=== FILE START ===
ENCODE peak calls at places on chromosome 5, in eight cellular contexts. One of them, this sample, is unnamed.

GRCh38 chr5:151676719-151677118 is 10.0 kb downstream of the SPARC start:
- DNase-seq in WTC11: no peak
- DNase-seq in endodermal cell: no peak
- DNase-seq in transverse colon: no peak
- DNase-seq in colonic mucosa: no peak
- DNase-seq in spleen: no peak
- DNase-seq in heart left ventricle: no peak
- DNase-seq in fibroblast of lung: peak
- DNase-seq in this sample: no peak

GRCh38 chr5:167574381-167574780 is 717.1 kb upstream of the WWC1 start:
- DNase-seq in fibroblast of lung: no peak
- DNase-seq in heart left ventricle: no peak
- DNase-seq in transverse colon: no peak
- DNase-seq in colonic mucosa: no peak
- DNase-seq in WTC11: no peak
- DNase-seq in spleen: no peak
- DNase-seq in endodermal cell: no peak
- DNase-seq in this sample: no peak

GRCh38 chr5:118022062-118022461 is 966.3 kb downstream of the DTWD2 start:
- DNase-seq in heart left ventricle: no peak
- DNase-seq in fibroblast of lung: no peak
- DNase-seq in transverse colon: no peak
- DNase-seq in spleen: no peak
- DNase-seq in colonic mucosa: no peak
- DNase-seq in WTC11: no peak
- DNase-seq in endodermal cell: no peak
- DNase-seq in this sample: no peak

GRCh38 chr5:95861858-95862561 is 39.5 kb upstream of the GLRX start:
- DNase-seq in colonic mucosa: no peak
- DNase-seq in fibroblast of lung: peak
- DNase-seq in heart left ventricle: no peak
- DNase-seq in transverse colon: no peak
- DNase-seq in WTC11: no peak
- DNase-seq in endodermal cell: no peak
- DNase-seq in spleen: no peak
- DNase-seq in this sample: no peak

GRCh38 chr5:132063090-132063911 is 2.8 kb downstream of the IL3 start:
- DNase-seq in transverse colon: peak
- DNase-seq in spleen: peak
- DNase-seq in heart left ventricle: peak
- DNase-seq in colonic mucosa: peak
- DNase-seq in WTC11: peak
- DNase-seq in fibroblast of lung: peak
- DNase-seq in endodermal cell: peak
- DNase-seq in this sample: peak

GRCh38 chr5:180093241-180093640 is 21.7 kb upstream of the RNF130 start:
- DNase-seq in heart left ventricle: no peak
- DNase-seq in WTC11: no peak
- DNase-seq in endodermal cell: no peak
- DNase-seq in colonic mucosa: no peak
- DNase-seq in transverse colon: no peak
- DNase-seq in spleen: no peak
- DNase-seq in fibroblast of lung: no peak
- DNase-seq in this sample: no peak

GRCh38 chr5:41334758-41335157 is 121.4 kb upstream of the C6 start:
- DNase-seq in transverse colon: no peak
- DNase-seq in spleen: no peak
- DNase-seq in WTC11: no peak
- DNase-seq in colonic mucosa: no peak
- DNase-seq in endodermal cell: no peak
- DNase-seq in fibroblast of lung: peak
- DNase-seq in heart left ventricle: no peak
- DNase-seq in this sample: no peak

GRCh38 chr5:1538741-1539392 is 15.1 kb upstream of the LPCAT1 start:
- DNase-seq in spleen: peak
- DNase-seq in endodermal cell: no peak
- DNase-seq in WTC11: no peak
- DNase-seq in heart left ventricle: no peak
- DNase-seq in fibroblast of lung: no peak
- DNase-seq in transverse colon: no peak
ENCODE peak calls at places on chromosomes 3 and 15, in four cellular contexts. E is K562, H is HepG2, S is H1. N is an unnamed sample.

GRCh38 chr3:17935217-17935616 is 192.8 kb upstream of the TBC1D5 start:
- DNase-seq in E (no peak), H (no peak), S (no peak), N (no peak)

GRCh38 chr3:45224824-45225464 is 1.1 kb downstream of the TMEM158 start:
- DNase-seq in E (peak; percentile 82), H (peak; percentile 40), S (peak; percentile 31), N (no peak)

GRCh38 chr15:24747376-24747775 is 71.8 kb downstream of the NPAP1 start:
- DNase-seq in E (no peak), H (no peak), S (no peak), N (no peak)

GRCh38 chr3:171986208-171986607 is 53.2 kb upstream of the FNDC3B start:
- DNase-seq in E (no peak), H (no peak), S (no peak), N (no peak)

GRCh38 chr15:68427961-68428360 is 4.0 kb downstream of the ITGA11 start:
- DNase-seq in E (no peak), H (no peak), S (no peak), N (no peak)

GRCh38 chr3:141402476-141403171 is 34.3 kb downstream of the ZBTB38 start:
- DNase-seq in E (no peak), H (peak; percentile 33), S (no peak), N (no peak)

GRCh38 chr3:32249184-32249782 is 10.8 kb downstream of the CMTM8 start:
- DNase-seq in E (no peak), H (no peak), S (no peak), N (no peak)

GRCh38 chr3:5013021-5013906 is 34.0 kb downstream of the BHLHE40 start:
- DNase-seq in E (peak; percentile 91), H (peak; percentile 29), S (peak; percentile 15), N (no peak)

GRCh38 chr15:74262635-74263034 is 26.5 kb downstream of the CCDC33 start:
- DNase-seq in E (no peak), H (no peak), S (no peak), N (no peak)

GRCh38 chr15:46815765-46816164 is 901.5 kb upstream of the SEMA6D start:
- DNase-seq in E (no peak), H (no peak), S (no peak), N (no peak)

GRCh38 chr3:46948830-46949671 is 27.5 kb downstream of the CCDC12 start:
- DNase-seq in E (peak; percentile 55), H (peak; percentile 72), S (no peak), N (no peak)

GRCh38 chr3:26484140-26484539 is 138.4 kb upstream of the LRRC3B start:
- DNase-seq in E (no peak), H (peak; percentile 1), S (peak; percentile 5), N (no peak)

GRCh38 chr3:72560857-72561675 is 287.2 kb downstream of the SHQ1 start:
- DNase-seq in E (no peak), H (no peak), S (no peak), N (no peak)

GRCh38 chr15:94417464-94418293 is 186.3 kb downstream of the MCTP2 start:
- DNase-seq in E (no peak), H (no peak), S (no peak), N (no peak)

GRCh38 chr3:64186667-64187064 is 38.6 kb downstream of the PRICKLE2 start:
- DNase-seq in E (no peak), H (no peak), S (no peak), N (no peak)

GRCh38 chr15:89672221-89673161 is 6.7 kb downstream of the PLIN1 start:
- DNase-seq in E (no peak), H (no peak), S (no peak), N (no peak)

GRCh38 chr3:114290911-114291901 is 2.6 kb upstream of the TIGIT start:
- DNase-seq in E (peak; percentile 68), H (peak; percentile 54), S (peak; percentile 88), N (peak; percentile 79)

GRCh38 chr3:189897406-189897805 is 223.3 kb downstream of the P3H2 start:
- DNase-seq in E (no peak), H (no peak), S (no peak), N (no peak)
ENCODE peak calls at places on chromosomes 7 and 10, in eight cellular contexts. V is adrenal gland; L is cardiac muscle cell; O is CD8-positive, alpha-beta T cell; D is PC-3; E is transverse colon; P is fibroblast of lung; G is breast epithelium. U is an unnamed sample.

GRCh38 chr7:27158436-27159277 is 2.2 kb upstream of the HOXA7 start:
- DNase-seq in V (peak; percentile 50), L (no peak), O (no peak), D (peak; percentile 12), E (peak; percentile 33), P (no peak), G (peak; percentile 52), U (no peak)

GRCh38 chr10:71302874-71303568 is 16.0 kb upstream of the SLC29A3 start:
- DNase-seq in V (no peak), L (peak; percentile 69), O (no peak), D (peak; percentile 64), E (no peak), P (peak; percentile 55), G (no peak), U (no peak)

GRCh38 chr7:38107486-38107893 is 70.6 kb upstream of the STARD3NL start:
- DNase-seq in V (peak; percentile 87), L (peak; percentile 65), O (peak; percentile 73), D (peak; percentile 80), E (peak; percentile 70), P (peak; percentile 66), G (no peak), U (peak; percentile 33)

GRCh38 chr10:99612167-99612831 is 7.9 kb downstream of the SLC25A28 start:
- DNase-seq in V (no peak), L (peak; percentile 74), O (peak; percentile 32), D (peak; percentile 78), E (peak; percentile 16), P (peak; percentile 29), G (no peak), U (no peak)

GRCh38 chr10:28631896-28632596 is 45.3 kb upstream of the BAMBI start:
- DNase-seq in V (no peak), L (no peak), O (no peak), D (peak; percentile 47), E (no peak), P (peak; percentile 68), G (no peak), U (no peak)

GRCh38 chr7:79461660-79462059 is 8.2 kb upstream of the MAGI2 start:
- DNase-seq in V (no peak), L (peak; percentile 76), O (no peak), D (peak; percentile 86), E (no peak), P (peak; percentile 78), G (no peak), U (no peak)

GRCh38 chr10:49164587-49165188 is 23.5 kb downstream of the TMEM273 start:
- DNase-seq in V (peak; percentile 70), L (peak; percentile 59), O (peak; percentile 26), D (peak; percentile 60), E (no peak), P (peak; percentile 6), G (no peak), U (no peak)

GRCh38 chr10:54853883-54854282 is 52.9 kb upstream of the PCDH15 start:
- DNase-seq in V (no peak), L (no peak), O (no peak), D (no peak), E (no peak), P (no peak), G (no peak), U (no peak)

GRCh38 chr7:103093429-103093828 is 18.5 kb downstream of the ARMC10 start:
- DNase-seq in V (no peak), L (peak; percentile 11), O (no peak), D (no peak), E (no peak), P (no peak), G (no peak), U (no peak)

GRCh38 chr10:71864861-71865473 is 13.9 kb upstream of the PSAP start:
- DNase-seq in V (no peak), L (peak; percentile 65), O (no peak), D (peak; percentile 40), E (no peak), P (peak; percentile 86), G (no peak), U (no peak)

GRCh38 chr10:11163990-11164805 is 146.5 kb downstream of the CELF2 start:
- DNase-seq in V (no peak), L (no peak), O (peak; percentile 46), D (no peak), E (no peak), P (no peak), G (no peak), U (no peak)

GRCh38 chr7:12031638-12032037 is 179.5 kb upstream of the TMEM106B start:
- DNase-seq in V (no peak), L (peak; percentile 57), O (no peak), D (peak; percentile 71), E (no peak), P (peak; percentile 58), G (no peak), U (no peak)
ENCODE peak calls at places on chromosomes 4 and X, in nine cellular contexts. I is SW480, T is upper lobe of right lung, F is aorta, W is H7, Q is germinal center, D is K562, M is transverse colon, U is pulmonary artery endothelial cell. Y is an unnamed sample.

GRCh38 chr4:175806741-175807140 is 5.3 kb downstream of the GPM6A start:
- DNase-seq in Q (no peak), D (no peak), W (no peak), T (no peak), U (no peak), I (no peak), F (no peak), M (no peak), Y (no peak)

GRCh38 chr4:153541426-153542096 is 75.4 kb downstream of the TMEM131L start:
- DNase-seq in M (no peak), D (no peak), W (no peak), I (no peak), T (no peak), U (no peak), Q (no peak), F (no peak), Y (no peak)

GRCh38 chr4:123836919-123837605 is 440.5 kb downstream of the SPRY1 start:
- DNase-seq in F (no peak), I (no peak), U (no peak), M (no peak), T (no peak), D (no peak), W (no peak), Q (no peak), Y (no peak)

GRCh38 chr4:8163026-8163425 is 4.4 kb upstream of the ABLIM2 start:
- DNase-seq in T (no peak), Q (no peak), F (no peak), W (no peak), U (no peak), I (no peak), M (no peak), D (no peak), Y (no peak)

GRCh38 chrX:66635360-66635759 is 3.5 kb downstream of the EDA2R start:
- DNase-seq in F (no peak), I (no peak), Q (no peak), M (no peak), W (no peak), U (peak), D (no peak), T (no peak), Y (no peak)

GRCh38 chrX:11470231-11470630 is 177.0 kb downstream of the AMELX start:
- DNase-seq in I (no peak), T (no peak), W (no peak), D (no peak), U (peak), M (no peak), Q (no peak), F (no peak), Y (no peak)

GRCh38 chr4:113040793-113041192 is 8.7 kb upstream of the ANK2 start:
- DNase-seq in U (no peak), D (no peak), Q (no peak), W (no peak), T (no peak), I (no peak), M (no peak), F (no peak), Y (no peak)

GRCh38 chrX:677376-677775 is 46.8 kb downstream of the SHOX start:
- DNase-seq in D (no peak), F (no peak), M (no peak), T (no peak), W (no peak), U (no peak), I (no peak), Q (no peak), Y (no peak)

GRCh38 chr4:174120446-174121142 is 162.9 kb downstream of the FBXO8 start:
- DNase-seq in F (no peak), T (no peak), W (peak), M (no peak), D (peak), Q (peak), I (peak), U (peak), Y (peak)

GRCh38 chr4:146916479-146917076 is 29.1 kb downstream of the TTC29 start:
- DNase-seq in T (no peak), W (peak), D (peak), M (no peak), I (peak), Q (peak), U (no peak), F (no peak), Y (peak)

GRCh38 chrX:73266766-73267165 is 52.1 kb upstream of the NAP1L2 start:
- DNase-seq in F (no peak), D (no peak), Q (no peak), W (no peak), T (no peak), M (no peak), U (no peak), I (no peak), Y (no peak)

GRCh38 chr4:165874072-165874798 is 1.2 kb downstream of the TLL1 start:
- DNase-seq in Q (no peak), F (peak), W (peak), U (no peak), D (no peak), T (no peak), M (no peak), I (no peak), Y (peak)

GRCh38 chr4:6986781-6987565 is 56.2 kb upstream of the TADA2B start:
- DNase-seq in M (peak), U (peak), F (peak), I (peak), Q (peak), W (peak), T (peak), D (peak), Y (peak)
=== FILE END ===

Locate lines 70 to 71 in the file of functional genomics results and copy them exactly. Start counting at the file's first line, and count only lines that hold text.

- DNase-seq in fibroblast of lung: no peak
- DNase-seq in transverse colon: no peak